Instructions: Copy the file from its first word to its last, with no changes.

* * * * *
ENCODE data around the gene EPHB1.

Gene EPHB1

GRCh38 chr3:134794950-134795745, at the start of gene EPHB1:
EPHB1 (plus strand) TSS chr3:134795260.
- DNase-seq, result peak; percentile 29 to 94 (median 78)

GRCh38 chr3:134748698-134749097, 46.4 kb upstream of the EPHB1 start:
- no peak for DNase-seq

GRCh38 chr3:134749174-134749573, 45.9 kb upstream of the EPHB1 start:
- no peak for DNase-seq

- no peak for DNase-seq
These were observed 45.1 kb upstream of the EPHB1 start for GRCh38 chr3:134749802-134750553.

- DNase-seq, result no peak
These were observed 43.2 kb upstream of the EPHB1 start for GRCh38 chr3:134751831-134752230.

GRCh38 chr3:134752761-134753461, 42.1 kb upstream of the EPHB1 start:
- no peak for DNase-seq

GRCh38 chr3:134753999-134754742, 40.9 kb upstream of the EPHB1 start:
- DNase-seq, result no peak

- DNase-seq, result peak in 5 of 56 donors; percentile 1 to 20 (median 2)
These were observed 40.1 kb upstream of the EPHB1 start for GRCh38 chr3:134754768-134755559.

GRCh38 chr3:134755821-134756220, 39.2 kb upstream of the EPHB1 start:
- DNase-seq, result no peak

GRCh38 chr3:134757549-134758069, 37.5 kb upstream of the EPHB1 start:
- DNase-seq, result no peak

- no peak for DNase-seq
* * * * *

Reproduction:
ENCODE data around the gene EPHB1.

Gene EPHB1

GRCh38 chr3:134794950-134795745, at the start of gene EPHB1:
EPHB1 (plus strand) TSS chr3:134795260.
- DNase-seq, result peak; percentile 29 to 94 (median 78)

GRCh38 chr3:134748698-134749097, 46.4 kb upstream of the EPHB1 start:
- no peak for DNase-seq

GRCh38 chr3:134749174-134749573, 45.9 kb upstream of the EPHB1 start:
- no peak for DNase-seq

- no peak for DNase-seq
These were observed 45.1 kb upstream of the EPHB1 start for GRCh38 chr3:134749802-134750553.

- DNase-seq, result no peak
These were observed 43.2 kb upstream of the EPHB1 start for GRCh38 chr3:134751831-134752230.

GRCh38 chr3:134752761-134753461, 42.1 kb upstream of the EPHB1 start:
- no peak for DNase-seq

GRCh38 chr3:134753999-134754742, 40.9 kb upstream of the EPHB1 start:
- DNase-seq, result no peak

- DNase-seq, result peak in 5 of 56 donors; percentile 1 to 20 (median 2)
These were observed 40.1 kb upstream of the EPHB1 start for GRCh38 chr3:134754768-134755559.

GRCh38 chr3:134755821-134756220, 39.2 kb upstream of the EPHB1 start:
- DNase-seq, result no peak

GRCh38 chr3:134757549-134758069, 37.5 kb upstream of the EPHB1 start:
- DNase-seq, result no peak

- no peak for DNase-seq